Toll processing has never been the most glamorous part of the metals industry. Processors don't make steel; they don't buy steel; they don't own steel. But it's a critical part of the North American metal supply chain, and right now it's suffering badly.
As AMM's Chicago-based correspondent, Corinna Petry, discovers in this month's cover feature (page 28), the sector is in a uniquely vulnerable position stuck between the catastrophic decline in the sectors that make up their traditional customer base—auto, construction and appliances—and cutbacks at steel producers. As one executive notes, "If people aren't buying value-added services for flat-rolled steel, what is a pickler going to pickle?"
Processors are tough, business-minded and prepared to weather the storm. Beyond that, their destiny is out of their hands. The health of the auto industry, the success of efforts to free up consumer credit and the future of the ailing economy will determine the outlook for 2009 and beyond. All of which helps make up a challenging "to do" list for Barack Obama, whose first few weeks in office have been among the toughest faced by a new President in living memory. To provide a break from the issues of state—and a reminder of the historic moment that we all witnessed Jan. 20—AMM's Washington correspondent, Diana Schwaeble, asks some of the capital's lawyers, lobbyists and steel trade executives where they were on inauguration day (page 45). Some slept at the office so as not to miss a moment, some fled the security and others took it all firmly in stride.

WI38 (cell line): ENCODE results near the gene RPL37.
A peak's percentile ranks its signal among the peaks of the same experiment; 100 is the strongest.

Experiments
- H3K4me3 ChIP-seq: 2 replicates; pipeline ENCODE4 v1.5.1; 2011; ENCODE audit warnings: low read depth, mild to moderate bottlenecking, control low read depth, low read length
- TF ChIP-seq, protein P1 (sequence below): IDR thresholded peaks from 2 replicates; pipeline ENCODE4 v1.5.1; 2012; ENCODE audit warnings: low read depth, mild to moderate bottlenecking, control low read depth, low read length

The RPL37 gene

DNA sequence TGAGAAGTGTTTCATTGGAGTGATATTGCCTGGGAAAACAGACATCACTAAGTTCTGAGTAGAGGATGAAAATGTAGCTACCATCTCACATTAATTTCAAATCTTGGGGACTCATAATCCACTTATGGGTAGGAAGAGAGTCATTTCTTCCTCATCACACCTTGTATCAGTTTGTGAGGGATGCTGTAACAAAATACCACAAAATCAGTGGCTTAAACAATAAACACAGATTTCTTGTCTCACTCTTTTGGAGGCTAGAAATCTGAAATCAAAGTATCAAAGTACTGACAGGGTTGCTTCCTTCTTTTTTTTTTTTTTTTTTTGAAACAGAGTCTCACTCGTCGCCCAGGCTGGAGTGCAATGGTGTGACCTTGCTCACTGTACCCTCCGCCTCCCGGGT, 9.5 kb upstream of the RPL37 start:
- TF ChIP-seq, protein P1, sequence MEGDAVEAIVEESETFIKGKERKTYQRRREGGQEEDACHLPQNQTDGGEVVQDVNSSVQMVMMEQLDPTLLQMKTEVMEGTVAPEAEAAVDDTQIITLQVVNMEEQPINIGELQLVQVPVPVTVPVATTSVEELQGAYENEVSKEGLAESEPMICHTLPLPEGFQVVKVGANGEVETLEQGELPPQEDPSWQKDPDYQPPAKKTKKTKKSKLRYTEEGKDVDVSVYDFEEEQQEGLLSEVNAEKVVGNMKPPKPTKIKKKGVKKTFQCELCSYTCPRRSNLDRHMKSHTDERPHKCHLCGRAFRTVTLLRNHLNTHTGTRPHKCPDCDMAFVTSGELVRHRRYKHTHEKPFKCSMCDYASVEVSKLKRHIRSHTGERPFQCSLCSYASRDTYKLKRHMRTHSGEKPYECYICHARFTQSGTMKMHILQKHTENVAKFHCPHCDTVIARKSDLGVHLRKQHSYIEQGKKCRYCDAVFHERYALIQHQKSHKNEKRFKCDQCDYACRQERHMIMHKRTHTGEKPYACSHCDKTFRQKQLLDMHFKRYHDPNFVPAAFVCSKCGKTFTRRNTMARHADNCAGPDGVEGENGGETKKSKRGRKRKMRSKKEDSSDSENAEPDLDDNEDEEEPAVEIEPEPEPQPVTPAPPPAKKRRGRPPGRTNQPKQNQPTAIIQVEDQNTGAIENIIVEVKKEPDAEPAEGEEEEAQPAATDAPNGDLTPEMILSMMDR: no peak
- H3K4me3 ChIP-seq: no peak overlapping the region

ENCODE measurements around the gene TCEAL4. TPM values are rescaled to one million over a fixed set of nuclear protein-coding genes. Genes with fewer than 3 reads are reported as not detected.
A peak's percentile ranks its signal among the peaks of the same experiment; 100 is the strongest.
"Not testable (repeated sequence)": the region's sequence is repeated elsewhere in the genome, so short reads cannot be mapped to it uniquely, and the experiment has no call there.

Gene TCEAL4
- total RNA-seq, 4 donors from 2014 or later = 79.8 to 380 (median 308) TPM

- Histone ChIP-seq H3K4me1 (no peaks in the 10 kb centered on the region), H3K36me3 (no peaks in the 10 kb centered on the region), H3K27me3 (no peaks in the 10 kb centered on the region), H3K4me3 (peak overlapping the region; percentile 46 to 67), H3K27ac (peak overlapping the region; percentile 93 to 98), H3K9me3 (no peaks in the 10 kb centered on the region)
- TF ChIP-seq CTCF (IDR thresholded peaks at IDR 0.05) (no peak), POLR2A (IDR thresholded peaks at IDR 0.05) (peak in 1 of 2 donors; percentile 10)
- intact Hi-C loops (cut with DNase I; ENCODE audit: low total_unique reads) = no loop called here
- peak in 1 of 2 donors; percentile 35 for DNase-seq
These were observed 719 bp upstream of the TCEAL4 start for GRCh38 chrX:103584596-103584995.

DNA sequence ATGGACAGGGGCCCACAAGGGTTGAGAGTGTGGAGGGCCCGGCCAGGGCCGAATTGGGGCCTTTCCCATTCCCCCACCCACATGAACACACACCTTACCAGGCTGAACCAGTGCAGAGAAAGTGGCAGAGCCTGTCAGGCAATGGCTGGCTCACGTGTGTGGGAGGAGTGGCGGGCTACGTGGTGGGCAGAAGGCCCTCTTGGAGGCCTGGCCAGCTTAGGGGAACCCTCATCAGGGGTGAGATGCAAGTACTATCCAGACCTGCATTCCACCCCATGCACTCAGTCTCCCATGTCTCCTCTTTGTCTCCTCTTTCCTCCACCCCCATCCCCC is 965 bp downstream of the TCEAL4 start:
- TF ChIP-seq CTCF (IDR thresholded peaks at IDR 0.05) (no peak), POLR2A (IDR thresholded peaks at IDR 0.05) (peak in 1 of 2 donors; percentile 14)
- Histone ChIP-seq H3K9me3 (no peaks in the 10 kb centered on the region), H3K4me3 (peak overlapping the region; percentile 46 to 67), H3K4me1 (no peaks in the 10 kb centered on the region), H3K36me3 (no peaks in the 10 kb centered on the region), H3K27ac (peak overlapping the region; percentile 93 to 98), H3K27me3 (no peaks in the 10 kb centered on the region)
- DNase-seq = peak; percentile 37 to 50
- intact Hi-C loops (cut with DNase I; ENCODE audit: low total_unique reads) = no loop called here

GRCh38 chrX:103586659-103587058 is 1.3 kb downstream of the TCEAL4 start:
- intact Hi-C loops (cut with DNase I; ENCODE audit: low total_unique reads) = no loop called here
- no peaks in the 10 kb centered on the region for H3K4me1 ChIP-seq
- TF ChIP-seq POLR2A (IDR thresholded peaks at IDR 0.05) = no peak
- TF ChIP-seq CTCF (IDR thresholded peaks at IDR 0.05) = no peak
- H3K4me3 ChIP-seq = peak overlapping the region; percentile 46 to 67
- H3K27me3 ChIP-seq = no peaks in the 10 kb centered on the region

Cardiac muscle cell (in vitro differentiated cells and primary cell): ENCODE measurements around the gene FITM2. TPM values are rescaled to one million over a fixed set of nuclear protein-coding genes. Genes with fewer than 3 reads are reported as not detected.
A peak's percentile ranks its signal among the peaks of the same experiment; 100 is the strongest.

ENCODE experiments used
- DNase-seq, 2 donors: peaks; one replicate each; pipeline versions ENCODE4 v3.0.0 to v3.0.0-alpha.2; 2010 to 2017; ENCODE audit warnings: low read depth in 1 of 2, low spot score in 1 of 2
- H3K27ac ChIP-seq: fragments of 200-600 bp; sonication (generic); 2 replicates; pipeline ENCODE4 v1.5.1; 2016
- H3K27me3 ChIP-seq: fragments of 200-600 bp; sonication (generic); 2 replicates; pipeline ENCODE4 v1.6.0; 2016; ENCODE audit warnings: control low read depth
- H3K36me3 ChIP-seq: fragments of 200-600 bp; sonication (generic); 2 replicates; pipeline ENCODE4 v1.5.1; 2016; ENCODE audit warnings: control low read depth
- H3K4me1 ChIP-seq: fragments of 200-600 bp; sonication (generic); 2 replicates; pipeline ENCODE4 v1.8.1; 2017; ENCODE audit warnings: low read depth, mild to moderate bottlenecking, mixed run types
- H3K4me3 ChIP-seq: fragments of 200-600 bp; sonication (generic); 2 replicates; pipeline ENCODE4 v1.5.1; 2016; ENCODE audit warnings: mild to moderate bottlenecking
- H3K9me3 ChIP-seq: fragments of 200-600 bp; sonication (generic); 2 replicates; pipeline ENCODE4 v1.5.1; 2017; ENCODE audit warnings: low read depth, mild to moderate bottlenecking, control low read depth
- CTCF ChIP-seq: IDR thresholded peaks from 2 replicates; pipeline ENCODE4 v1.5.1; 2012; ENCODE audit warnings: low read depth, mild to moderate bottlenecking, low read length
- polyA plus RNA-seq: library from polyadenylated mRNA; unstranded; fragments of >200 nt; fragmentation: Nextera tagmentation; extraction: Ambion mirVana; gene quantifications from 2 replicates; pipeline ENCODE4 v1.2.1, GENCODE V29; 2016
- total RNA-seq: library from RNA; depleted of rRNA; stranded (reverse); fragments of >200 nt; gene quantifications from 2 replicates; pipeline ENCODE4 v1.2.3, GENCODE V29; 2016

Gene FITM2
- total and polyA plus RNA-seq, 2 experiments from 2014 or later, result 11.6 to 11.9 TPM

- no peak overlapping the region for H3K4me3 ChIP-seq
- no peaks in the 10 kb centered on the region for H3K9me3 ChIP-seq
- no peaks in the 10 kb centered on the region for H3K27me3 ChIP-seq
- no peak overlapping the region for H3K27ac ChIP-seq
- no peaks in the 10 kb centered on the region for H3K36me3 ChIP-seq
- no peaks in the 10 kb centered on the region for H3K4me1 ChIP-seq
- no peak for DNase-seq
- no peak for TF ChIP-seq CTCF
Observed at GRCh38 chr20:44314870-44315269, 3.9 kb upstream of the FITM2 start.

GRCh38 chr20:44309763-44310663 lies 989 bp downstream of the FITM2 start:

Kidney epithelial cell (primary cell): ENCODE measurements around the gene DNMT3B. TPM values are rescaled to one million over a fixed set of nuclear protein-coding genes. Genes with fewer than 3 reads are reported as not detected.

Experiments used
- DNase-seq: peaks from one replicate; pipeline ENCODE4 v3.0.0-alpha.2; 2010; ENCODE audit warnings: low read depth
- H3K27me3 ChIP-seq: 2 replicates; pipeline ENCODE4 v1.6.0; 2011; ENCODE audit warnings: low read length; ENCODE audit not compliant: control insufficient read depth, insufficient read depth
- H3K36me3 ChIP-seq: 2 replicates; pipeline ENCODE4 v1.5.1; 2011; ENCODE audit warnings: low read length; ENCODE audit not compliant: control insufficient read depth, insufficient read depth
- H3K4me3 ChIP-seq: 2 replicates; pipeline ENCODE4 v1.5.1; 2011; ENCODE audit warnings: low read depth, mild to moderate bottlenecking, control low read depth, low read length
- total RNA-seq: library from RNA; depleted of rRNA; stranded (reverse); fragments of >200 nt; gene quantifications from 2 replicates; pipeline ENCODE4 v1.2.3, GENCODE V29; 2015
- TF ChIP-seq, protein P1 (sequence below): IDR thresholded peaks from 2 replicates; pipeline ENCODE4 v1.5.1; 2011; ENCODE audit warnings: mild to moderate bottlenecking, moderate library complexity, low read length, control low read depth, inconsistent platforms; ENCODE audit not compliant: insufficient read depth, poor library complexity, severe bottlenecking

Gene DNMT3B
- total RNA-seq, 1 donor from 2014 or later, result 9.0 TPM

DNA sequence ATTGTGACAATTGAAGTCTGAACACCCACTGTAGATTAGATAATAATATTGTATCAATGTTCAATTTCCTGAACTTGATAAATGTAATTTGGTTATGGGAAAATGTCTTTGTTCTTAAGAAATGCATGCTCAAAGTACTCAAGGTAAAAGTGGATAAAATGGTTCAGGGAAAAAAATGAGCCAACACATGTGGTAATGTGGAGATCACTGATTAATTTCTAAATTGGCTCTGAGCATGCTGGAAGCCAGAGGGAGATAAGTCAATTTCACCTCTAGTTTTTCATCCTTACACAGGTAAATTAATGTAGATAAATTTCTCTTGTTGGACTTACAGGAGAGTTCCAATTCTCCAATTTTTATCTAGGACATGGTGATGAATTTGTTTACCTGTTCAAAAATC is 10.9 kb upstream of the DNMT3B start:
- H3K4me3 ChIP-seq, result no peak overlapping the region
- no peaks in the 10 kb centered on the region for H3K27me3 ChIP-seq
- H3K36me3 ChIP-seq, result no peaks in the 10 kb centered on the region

For those in the northern and eastern parts of the country at least, it's been a tough winter. But never say AMM doesn't take you to sunnier climes. On page 48, we take a look at how the steel market in Mexico is dealing with the economic woes, and find that although the sun may shine more often south of the border, many of the problems are the same. And on page 32, take a trip to Cuba—legally—to tour the world's second-largest nickel reserves. Now that Fidel Castro has ceded power to his brother, and with a new administration in the White House, what are the prospects for U.S. mining companies wanting a slice of the action?
Finally, AMM tackles head-on one of the biggest issues in the sector today jobs. A year ago, industry executives were bemoaning the difficulty of attracting qualified new staff to the metals sector; now, thousands of jobs are being lost as companies cut operations. Is recruitment still an issue? Turn to page 40 to find out.
That's it for this month. Buckle down and let's hope spring arrives before too long.